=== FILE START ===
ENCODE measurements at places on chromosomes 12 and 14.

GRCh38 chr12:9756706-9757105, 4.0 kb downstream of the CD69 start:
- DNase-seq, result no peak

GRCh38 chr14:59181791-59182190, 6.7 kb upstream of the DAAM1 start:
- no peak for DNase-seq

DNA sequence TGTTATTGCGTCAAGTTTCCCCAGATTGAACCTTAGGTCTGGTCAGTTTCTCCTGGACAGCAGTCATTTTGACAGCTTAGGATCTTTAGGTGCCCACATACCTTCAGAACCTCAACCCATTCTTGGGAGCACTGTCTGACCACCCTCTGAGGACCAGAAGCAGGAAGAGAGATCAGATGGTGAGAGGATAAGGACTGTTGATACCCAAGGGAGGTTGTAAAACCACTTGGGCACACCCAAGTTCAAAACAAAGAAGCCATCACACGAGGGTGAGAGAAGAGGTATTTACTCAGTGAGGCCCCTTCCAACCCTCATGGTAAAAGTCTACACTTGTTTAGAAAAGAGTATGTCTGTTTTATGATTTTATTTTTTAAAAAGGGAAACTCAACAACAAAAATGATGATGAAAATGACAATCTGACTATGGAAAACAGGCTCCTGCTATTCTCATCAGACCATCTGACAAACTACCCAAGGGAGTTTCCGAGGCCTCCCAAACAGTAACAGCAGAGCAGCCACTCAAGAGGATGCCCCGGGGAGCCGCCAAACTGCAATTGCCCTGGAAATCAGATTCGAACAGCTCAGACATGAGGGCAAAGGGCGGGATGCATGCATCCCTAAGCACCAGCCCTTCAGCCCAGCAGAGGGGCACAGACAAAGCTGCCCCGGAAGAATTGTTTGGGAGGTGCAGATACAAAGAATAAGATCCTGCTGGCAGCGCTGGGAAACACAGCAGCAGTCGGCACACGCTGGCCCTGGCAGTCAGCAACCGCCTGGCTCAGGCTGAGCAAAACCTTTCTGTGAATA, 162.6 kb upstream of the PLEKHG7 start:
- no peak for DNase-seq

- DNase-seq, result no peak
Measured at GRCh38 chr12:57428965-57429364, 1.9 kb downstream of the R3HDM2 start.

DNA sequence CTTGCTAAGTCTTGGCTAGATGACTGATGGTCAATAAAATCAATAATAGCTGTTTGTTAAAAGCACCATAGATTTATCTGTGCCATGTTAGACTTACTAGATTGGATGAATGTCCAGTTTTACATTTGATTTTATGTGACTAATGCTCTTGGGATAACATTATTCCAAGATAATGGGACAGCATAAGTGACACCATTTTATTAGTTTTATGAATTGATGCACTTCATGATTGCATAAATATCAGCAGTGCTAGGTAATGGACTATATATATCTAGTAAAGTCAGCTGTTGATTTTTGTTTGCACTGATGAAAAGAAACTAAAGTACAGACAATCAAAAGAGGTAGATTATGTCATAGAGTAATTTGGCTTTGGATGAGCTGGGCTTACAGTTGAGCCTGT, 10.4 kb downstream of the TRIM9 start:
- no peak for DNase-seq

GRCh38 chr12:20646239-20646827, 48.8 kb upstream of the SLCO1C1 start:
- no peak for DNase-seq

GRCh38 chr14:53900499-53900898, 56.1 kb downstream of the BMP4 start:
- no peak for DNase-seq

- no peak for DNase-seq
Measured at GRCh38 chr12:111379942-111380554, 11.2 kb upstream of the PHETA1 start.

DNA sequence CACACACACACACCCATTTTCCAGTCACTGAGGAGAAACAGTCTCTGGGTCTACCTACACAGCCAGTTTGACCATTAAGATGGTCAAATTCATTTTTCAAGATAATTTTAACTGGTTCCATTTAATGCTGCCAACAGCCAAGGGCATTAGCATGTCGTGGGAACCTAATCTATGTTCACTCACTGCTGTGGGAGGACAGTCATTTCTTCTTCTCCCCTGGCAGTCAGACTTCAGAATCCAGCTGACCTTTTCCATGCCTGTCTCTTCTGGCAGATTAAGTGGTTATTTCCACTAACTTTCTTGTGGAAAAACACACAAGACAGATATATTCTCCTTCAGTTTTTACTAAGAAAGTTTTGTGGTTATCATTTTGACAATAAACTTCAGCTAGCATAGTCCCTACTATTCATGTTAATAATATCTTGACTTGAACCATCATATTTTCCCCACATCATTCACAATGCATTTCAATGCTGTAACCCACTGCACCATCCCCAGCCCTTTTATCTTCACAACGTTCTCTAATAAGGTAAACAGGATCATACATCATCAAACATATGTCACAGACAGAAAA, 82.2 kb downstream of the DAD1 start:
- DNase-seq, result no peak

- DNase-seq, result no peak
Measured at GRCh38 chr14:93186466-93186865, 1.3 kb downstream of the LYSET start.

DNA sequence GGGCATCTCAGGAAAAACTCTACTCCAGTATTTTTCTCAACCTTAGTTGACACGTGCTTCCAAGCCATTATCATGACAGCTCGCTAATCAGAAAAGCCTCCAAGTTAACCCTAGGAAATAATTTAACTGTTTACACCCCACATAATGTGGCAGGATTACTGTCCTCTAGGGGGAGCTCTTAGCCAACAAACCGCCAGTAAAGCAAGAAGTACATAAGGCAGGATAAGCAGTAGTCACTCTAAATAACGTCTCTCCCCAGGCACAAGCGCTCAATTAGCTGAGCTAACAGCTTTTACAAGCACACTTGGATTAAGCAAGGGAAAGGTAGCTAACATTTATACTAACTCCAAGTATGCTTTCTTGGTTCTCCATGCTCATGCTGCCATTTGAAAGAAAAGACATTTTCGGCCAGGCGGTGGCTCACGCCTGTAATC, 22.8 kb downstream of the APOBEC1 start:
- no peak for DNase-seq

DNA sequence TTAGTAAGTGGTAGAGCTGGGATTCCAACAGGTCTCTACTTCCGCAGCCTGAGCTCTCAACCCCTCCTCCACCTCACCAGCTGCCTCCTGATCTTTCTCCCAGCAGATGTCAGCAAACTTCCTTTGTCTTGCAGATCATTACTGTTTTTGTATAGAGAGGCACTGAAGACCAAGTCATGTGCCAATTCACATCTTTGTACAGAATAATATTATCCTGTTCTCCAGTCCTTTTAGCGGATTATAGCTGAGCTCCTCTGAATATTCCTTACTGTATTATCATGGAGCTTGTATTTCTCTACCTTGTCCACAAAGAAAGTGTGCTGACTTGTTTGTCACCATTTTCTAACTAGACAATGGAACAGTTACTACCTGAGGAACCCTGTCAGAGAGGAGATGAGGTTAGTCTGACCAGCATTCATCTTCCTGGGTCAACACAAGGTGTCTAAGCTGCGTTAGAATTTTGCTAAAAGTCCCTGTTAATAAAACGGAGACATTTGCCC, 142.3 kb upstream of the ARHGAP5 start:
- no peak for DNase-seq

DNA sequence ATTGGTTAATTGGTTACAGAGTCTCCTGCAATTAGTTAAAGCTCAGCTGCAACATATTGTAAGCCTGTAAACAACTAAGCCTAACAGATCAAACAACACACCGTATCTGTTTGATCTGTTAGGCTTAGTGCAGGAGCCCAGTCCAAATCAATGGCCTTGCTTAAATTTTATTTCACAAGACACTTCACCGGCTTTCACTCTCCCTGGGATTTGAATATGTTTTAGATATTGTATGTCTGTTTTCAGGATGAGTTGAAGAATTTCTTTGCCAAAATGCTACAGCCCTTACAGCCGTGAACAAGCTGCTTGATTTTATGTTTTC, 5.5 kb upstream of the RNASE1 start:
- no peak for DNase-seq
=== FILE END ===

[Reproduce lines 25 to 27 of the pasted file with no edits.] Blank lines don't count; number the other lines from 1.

- no peak for DNase-seq

DNA sequence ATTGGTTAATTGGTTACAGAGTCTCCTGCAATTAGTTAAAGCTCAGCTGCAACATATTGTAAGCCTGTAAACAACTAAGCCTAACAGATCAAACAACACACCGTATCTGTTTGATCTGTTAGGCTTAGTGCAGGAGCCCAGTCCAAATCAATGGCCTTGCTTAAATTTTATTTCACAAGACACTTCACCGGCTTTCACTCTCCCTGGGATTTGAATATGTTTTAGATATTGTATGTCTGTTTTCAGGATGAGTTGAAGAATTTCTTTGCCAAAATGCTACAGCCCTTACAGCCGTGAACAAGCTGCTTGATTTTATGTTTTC, 5.5 kb upstream of the RNASE1 start:
- no peak for DNase-seq